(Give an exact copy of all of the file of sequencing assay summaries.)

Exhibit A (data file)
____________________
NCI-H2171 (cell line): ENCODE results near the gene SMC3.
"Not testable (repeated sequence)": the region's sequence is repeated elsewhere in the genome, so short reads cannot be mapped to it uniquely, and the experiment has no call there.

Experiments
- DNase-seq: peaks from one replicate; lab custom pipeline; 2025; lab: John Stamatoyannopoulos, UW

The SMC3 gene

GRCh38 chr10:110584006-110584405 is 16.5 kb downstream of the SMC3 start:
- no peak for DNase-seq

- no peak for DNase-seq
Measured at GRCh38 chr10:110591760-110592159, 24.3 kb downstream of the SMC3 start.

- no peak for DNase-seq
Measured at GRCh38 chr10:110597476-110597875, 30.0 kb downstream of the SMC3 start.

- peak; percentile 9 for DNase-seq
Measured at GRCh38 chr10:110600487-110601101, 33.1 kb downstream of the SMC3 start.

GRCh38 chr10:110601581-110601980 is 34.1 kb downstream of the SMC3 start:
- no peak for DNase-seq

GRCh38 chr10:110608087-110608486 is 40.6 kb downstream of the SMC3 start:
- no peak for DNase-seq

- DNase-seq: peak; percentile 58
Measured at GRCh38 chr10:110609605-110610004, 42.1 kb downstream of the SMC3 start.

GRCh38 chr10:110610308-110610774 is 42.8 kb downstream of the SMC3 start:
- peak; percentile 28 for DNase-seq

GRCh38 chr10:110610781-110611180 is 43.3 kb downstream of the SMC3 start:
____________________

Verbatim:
NCI-H2171 (cell line): ENCODE results near the gene SMC3.
"Not testable (repeated sequence)": the region's sequence is repeated elsewhere in the genome, so short reads cannot be mapped to it uniquely, and the experiment has no call there.

Experiments
- DNase-seq: peaks from one replicate; lab custom pipeline; 2025; lab: John Stamatoyannopoulos, UW

The SMC3 gene

GRCh38 chr10:110584006-110584405 is 16.5 kb downstream of the SMC3 start:
- no peak for DNase-seq

- no peak for DNase-seq
Measured at GRCh38 chr10:110591760-110592159, 24.3 kb downstream of the SMC3 start.

- no peak for DNase-seq
Measured at GRCh38 chr10:110597476-110597875, 30.0 kb downstream of the SMC3 start.

- peak; percentile 9 for DNase-seq
Measured at GRCh38 chr10:110600487-110601101, 33.1 kb downstream of the SMC3 start.

GRCh38 chr10:110601581-110601980 is 34.1 kb downstream of the SMC3 start:
- no peak for DNase-seq

GRCh38 chr10:110608087-110608486 is 40.6 kb downstream of the SMC3 start:
- no peak for DNase-seq

- DNase-seq: peak; percentile 58
Measured at GRCh38 chr10:110609605-110610004, 42.1 kb downstream of the SMC3 start.

GRCh38 chr10:110610308-110610774 is 42.8 kb downstream of the SMC3 start:
- peak; percentile 28 for DNase-seq

GRCh38 chr10:110610781-110611180 is 43.3 kb downstream of the SMC3 start: